Catholics reply that alongside Scripture there is Tradition as a source of belief and practice,
and that the Catholic attitude towards this and some other subjects is justified by appealing to Tradition.
However, it would appear evident to many of us that very many Christian's prayer lives, while clearly centred on Jesus, have been enriched by asking especially Mary to pray with them and for them. Indeed, I myself am convinced that praying to and with Mary helps my spiritual life. I am convinced that my praying to Mary helps me to love and serve Jesus more. So I would not want to give it up because that would, I feel sure, reduce my love for Jesus.
For a number of years I was not particularly interested in going to Lourdes where Mary appeared to St Bernadette in 1858. The reason for this lukewarmness was partly because I was much involved in ecumenical work with Christians linked with the Reformation, and I did not feel that visiting shrines of Our Lady went particularly well with such ecumenical work. However, I found myself leading a charismatic pilgrimage to Lourdes about fifteen years ago and have done so almost annually ever since. The point I want to make here is that our pilgrimages to Lourdes have, I am totally convinced, increased the place of Jesus in our lives, not diminished it. I also want to say here that I personally am convinced that Mary is appearing in our times in Medjugorje and in quite a number of other places, and that these apparitions are bearing much fruit for Jesus.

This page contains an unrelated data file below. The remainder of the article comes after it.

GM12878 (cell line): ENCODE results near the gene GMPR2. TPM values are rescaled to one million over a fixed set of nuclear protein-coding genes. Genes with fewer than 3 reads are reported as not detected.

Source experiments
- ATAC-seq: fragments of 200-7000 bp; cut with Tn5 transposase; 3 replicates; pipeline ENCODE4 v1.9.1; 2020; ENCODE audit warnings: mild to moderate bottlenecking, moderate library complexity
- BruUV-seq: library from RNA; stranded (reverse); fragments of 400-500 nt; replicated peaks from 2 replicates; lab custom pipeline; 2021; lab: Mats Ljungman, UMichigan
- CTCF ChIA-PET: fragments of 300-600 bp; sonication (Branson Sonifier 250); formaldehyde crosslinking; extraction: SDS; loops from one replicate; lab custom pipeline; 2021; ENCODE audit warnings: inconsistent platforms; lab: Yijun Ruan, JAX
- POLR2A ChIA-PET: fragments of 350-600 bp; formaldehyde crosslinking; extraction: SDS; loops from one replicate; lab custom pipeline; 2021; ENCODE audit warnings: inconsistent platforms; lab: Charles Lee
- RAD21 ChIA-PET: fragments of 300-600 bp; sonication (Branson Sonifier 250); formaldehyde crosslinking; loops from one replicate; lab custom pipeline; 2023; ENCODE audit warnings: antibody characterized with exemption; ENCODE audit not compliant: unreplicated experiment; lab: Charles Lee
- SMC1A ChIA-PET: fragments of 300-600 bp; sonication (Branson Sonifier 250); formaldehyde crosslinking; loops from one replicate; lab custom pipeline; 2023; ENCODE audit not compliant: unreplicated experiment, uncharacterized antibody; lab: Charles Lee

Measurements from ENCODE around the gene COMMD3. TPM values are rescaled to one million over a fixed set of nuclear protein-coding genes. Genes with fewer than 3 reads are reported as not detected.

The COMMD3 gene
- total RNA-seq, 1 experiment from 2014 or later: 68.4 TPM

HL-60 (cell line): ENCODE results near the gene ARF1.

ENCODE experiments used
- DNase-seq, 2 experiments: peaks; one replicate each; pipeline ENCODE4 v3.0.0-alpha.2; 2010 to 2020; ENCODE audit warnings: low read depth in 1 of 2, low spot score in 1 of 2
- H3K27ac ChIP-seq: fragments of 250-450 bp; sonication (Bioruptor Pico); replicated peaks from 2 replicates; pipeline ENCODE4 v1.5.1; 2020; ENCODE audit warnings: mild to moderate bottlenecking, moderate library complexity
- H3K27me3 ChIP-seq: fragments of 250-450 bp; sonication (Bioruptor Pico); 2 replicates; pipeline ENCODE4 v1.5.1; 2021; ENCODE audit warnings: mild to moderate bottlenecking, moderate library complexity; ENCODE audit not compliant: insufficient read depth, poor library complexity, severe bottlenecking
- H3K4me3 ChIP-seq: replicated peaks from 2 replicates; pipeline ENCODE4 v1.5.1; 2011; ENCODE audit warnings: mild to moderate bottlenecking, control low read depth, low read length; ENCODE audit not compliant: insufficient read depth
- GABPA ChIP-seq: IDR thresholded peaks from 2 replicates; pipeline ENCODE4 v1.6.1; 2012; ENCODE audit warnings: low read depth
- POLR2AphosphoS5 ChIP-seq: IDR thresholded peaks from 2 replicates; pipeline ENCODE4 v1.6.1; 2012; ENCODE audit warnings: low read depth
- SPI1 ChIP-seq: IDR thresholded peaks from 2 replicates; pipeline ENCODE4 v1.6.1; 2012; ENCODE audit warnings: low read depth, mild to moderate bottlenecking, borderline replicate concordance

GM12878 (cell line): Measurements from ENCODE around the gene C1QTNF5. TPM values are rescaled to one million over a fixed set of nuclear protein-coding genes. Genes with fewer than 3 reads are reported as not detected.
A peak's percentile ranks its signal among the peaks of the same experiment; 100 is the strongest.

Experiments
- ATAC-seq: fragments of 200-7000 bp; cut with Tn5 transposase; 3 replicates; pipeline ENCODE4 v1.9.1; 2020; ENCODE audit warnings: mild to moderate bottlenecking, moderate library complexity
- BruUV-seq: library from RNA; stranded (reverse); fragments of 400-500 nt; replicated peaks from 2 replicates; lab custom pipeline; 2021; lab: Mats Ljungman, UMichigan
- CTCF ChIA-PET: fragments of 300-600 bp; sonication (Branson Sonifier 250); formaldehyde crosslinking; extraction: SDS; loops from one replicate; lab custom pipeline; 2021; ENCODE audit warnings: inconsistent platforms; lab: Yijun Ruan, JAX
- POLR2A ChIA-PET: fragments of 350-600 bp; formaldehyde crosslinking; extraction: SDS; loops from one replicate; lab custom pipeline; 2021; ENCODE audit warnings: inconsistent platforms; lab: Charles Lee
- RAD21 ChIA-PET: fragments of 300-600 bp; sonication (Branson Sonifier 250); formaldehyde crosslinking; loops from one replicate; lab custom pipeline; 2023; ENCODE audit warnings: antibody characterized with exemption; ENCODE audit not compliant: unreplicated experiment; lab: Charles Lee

I know of course that there are sometimes false apparitions and exaggerations in Marian devotion,
and papal documents have warned Catholics against such exaggerations. I myself am not entirely happy with pictorial
representations which appear to put Mary on the same level as Jesus. Nor am I happy with writings which say much
about God the Father and Mary, while saving practically nothing about Jesus. We Catholics would sometimes seem
to go out of our way to make it
We Catholics ask Mary, the saints and the angels to to pray with us and for us. What we are doing
is basically the same as when we ask another living person to pray
Having clarified, I hope, the basic position, I must add that I think it should be normal for a Catholic to have a very real devotion to Mary. The Holy Spirit will inspire some Catholics to go further in that direction than others. However, I think there is something missing in a Catholic's life of prayer if Mary is neglected. Mary, my heavenly mother, has a very important place in my life of prayer, but definitely secondary to Jesus, who is my only Saviour. And I think my devotion to Mary leads to Jesus, of course everything is summed up in God, Father, Son and Holy Spirit.